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Portrait of Representative 
		Bill Hudson State Capitol, Room 108
Juneau, AK 99801-1182
Phone: (907) 465-3744
Fax: (907) 465-2273
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Sponsor Statement for HB 108
Use, Regulation, and Operation of Boats

Updated: March 13, 1999

HB 108, if enacted, would establish a comprehensive recreational boating safety program in Alaska. This program would impact motorized recreational vessels only, and would not apply to documented vessels or to vessels engaged in commercial operations, including charter boats.

HB 108 proposes to transfer the responsibilities and regulatory authority over recreational boat safety equipment requirements from the Coast Guard to the State of Alaska. Additionally, the State would assume vessel registration that is currently being managed by the Coast Guard. The Department of Motor Vehicles will conduct the registration process, utilizing their current systems (mail, on-line, and in person registration at any DMV office) In addition, new boat dealers will also be authorized to register boats at the point of sale for the convenience of the boating public.

In 1998, 38 Alaskans lost their lives in boating accidents, and Alaska continues to experience boating fatalities at nearly ten times the national rate. Currently Alaska's boating safety programs are a combination of Coast Guard, State of Alaska, and private and public efforts, which are not centrally located or coordinated. Passage of HB 108 will assure that the State manages and controls it's own boating safety laws and programs.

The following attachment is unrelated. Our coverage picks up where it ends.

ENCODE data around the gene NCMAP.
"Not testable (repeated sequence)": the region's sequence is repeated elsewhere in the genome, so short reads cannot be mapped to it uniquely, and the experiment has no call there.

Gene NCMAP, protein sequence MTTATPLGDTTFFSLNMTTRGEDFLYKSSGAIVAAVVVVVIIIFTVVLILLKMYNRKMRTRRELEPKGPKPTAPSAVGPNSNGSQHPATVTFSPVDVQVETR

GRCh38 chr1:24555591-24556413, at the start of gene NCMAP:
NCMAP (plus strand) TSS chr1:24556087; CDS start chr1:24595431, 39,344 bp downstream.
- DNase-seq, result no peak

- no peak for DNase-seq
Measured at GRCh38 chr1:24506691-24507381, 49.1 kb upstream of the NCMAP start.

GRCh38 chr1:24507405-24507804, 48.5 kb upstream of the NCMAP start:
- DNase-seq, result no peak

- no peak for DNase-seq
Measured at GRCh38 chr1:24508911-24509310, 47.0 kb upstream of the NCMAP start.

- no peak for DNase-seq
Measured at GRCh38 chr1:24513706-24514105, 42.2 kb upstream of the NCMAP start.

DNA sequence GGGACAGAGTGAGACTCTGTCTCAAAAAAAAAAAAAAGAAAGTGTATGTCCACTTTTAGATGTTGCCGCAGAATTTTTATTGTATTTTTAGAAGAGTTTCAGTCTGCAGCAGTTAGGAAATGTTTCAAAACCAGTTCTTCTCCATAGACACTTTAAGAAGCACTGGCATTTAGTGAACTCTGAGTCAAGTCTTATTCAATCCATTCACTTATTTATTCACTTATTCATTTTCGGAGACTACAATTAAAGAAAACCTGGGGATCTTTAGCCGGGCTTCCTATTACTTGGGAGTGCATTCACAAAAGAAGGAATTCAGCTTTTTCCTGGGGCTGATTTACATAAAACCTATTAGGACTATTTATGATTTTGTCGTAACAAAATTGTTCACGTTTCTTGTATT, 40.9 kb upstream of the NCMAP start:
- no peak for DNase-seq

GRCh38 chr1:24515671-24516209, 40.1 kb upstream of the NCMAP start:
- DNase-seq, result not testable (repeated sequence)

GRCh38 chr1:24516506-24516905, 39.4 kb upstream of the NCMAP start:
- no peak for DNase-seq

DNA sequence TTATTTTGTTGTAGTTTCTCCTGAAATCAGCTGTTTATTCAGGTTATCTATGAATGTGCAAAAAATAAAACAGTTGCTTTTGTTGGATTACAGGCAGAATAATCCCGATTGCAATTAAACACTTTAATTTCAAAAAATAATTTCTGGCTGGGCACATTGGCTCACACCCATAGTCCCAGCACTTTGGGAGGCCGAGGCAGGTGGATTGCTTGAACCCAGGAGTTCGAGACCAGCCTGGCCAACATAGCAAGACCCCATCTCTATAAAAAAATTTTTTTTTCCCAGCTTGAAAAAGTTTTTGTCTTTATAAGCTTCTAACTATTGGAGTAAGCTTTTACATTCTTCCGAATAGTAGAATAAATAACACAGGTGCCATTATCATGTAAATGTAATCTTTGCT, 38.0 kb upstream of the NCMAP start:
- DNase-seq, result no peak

HB 108 would mandate that recreational boats placed on state waters be equipped with fire extinguishers, personal flotation devices, a sound producing device, back-fire flame protectors, ventilation, and visual distress signals. Currently, the Coast Guard requirements call for this safety equipment to be carried on vessels when on navigable waters within the state. This legislation would expand the current Coast Guard requirement to carry this safety equipment to all waters within the state (the addition of some small streams and small lakes.)

Alaska is the only state in the nation that does not have an approved Boating Safety Program. Because Alaska does not comply with the Federal Safe Boating Act of 1971, our share of federal marine fuel taxes that Alaskans pay is not redistributed back to Alaska, as it is in all other states. Passage of HB 108 will assure we are included in the redistribution of these taxes, bringing approximately $500,000 annually back to the State. These dollars will allow the State to make a major push to educate the boating public about boating safety, thereby lowering the rate of accidents and death on Alaska's Waterways.

Under this proposal, the charge for new registrations will be identical to the charges established by the Coast Guard and will replace those now assessed by the Coast Guard.

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